Battling Boeskys

  • He was the man who coined one of the most famous phrases of the 1980s: "Greed is good." Apparently it still is. Last week in a Manhattan courtroom, right next door to the Woody Allen-vs.-Mia Farrow soap opera, Ivan Boesky, 56, out of prison but exiled from Wall Street, began his latest takeover attempt. He is demanding nearly $50 million in alimony from his former wife, Seema Boesky, 50ish, a wealthy heiress in her own right. He claims that he made her "rich beyond her imagination," and that even though some of these riches resulted from his own illegal activities, he still deserves half of them.

    The trial is a measure of just how far the '80s' flashiest arbitrager has fallen. Seema denies that she has any of his money, and even insists that he built his fortune in part using her family's money. She tearfully recounted the torment that has resulted from her former husband's crimes. Charities returned her checks, schools that had once taken millions removed the Boesky name from buildings, and she was threatened by one of the bankers Boesky % helped bring to trial. "Overnight I went from someone who felt proud of who she was to a social outcast," she sobbed.

    Boesky's latest pleading continues the seven-year tailspin that started when he was caught by the Securities and Exchange Commission in 1986 in an insider- trading probe. A self-proclaimed vampire, Boesky was renowned as the "king of the arbitragers" in a high-risk game that thrived on the blood spilled by corporate raiders in the 1980s. Before he was caught, his net worth was estimated at more than $200 million. Though Boesky reduced his penalties by leading investigators to other investors who were profiting from insider information, including junk-bond king Michael Milken, he paid $100 million in fines and served 22 months in a minimum-security prison. He was released in 1990.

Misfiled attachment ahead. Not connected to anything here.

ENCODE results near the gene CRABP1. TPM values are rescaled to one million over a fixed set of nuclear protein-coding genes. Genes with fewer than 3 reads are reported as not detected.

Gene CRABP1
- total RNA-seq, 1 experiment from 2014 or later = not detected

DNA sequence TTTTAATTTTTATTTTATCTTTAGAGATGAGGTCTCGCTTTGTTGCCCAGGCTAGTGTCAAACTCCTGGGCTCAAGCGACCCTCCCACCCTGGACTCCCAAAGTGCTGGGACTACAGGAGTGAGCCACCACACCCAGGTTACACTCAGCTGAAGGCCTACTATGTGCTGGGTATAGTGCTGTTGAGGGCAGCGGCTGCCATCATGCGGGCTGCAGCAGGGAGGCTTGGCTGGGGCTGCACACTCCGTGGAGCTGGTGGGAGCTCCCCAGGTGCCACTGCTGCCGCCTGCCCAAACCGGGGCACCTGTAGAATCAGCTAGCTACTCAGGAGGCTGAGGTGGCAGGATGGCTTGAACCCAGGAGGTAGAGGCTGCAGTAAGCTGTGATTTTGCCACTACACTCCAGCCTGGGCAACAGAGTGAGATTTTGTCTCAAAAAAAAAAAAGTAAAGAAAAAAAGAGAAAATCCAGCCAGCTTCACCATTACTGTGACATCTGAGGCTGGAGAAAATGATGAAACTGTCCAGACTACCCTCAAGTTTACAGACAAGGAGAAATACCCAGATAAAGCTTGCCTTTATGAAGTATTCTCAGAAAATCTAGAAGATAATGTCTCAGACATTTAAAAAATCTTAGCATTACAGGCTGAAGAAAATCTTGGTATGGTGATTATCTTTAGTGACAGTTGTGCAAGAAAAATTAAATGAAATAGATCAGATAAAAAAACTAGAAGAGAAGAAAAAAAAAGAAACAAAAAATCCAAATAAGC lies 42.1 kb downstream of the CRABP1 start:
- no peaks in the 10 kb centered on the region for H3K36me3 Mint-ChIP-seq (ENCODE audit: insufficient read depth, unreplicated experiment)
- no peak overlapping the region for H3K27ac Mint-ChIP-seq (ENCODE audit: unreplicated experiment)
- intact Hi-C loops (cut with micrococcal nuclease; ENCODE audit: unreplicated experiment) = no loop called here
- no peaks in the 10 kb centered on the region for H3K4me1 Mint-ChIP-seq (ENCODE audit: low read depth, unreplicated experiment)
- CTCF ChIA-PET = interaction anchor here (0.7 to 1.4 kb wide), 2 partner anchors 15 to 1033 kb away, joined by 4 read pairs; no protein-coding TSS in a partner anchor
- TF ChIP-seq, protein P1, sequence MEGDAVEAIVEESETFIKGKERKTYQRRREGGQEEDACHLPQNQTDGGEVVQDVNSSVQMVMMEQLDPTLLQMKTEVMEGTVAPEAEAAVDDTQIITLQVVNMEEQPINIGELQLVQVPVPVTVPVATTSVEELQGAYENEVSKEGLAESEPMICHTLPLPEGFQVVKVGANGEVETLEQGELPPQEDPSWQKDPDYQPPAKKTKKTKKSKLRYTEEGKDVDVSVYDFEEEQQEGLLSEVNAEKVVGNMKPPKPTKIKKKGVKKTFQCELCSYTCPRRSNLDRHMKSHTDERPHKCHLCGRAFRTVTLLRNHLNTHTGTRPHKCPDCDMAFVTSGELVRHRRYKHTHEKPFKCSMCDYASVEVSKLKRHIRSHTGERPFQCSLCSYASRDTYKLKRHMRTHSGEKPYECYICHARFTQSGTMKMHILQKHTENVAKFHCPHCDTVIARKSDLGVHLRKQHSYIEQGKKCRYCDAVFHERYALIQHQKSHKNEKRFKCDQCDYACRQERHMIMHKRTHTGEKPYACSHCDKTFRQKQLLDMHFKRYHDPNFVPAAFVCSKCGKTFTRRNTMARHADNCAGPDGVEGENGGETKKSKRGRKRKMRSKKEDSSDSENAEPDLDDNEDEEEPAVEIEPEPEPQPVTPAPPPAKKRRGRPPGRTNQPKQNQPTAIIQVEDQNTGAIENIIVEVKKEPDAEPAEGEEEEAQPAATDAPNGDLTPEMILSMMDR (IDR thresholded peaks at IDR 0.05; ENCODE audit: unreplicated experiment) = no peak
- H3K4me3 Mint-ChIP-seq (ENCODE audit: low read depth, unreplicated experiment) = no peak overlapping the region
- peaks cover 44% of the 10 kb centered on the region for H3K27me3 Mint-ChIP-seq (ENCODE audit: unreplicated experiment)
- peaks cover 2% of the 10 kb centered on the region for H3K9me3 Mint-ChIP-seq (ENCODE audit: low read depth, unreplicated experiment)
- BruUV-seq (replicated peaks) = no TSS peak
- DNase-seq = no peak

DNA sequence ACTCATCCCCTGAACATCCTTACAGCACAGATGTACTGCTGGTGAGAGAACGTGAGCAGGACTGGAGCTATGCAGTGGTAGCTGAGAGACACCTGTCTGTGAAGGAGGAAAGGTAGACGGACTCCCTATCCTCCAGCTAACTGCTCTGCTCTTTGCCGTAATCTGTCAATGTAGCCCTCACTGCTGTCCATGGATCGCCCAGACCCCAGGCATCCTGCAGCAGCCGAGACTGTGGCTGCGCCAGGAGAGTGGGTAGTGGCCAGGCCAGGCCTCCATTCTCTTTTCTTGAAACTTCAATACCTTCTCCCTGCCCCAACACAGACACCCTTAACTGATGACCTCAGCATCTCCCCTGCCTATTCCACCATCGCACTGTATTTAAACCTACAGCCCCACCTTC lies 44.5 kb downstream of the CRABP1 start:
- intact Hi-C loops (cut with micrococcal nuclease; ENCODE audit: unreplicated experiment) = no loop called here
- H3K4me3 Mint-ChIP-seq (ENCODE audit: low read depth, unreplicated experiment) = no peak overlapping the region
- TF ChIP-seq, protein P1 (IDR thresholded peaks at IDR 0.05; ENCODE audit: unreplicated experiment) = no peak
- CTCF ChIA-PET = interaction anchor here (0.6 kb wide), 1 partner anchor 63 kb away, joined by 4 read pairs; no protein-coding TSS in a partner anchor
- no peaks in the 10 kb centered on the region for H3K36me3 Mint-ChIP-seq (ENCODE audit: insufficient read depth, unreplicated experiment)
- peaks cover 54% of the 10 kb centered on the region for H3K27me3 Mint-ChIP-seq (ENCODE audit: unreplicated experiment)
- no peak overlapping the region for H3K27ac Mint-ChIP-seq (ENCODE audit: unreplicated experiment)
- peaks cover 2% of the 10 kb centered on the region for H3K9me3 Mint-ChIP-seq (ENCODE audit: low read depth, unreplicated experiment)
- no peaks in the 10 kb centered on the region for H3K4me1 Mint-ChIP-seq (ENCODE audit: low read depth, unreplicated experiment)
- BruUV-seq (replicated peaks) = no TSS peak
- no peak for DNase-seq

Now that he's out, Boesky claims he's broke, and from all appearances, he is. Until the alimony suit is resolved, Seema Boesky has been ordered by the New York matrimonial court to pay her former husband $15,000 a month. While he receives this stipend, he also has the use of the $2.3 million home in La Jolla, California, that Seema bought in better times for him to use as a postprison retreat. Seema has already tried to seize that house, putting it on the market when Boesky filed his alimony suit, but Ivan's lawyers successfully persuaded the judge to allow him to stay. And though a victory in court may free her from her husband's claims, Seema's legal problems are far from over. While Ivan settled the majority of his legal claims with his guilty plea, she now says she faces lawsuits of more than $250 million as a result of her husband's crimes.

    In spite of his protestations to the contrary, many of Boesky's former colleagues say he must have whisked a million or two into an offshore haven. Despite their best efforts, however, investigators have been unable to find it. Considering his own admission that his lawsuit is "humiliating" and the fact that his plea agreement would be revoked if he lies, Ivan Boesky, who built a fortune on fraud, might just be telling the truth.